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1st/5th Battalion Gordon Highlanders
Courcelette, November December 1916.
The mud of November 1916
The Gordon Highlanders being issued with thigh boots, for protection from the mud. November 1916
(IWM Q4474)

Following the battle of Beaumont Hamel, the whole Division was withdrawn from the line, but not, as might be expected, for a period of rest and recuperation.  The following details of the new ordeals facing the troops, are taken from The History of the 51st Highland Division:

On 25th November the 153rd Brigade [which included the 5th Battalion Gordon Highlanders] began its march to Ovillers Huts. . . It was learned that the Division was immediately to take over a peculiarly unpleasant sector.

On the 27th, the 153rd Brigade relieved the 12th Canadian Brigade, 4th Canadian Division, in the Courcelette sector. This sector extended from the Dyke Valley just west of Le Sars to the western of the two roads running from Courcelette to Miraumont.  Dyke Valley in particular, and the whole area in general, were painfully open to observation from tree observation posts in Loupart Wood.  This wood was perched on the summit of a commanding upland.  There was hardly a square yard in the Divisional sector which was not overlooked from some sector of it.

Moreover, the enemy made the fullest use of his observation.  Even single men were frequently sniped by howitzers and field guns to such an extent that movement in the forward area by day became out of the question.

The ground taken over by the Division had been captured by the Canadians a few days previously.  The conditions could not have been worse; the limits of human endurance were all but reached.  The whole area had been ploughed up by shell-fire to such an extent that the vegetation had completely disappeared.  The rain . . . continued day after day.  The whole countryside had in consequence been transformed into unending acres of treacherous and, in some places, dangerous mud. It was no uncommon thing for men to sink up to their waists and for horses to be drowned.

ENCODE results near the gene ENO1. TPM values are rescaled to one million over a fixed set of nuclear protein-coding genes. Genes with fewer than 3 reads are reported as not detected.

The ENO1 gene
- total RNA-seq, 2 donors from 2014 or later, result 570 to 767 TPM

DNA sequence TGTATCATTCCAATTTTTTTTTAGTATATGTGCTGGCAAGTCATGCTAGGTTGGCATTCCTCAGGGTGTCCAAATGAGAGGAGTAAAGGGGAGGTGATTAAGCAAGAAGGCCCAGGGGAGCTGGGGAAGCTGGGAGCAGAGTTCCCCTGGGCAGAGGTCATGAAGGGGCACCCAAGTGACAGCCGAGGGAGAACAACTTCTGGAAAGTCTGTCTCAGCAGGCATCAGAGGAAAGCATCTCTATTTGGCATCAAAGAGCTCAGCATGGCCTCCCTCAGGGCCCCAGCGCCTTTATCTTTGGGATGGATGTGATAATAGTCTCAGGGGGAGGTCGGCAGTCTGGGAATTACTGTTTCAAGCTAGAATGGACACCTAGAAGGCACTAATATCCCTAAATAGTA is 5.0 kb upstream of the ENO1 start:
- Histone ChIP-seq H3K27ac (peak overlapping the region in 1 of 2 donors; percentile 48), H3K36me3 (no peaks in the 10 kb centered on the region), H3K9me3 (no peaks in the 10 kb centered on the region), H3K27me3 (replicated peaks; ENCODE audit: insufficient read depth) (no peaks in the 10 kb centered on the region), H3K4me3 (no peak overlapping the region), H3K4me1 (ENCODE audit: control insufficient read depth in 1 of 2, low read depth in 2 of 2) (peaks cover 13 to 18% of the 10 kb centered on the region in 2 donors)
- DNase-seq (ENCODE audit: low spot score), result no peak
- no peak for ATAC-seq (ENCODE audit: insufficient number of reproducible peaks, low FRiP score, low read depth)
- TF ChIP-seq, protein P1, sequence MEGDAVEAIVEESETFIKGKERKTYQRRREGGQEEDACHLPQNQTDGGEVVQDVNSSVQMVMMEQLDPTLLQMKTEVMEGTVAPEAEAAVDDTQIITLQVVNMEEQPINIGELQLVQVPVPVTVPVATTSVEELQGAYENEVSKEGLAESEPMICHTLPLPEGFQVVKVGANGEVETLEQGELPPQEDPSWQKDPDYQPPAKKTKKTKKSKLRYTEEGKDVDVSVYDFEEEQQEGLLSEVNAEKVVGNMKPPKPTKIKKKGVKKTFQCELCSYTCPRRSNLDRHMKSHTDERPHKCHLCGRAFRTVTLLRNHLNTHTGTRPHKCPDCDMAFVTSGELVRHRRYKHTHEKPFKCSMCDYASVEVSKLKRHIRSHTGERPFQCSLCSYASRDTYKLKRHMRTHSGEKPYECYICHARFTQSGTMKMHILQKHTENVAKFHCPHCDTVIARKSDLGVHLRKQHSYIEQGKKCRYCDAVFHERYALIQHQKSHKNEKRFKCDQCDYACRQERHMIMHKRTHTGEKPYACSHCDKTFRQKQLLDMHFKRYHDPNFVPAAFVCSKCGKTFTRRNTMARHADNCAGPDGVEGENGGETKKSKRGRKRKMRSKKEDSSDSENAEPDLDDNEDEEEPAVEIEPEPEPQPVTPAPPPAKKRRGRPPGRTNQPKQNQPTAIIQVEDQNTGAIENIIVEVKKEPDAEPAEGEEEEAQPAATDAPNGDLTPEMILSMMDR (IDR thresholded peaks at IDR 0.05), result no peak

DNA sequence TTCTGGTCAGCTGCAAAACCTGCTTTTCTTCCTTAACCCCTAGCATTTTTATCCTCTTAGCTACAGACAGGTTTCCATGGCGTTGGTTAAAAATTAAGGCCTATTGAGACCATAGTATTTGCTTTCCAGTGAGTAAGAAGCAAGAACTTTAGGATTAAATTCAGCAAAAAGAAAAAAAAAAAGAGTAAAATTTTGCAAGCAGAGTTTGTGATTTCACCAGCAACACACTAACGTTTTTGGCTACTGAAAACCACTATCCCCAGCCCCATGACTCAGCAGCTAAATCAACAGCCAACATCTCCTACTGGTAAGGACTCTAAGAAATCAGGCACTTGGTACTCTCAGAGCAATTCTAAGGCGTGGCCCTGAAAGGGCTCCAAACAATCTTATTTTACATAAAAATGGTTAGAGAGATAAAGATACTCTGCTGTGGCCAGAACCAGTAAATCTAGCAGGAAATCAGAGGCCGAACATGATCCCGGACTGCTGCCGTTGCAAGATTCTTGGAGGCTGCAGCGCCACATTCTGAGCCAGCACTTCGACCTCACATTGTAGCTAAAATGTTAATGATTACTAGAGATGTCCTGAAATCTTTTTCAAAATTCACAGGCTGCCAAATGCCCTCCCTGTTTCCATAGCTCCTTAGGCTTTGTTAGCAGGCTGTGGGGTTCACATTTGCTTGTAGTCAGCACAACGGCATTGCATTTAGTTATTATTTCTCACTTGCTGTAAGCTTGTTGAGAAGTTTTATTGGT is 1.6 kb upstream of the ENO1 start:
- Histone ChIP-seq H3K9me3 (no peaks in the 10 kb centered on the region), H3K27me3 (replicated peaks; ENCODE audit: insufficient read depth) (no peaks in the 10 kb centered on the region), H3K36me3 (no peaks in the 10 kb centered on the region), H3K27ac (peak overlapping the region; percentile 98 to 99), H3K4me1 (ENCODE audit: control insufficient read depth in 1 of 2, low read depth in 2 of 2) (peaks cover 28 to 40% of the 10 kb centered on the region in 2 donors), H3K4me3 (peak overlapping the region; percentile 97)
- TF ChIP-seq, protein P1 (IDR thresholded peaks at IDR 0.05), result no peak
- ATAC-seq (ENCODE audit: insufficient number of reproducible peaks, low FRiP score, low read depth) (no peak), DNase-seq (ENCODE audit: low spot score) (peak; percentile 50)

The earth had become so disintergrated by the shocks of the continuous bursting of shells that trenches could not be cut in it.  No sooner had they been dug than the sides fell in and filled them again.  The front and support line troops thus lived in shell-hole posts.  In a few cases they were connected to one another by what had once been trenches.

The conditions in which the men lived in these posts defeats imagination and needs to have been seen to be appreciated.  They could not move by day.  Their only seat was the oozing fire-step; if they stood up they gradually sank into the mud; even ration boxes and duck-boards used as platforms soon became submerged.  The conditions of sanitation were gastly, the possibilities of cooking were non-existant, and from dawn till dusk the troops were cut off from communication even with the next post.

Trench foot became an epidemic, frost-bite occured frequently.  In some cases old wounds reopened as they did in the old days of scurvy.  In December dysantry appeared.  The wastage amongst troops became serious, and a general air of depression settled upon the Division.

To the rank and file, Courcellete will remain as a nightmare.

Brewster, F.W The History of the 51st (Highland) Division, 1914-1918, 1921

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Carolyn Morrisey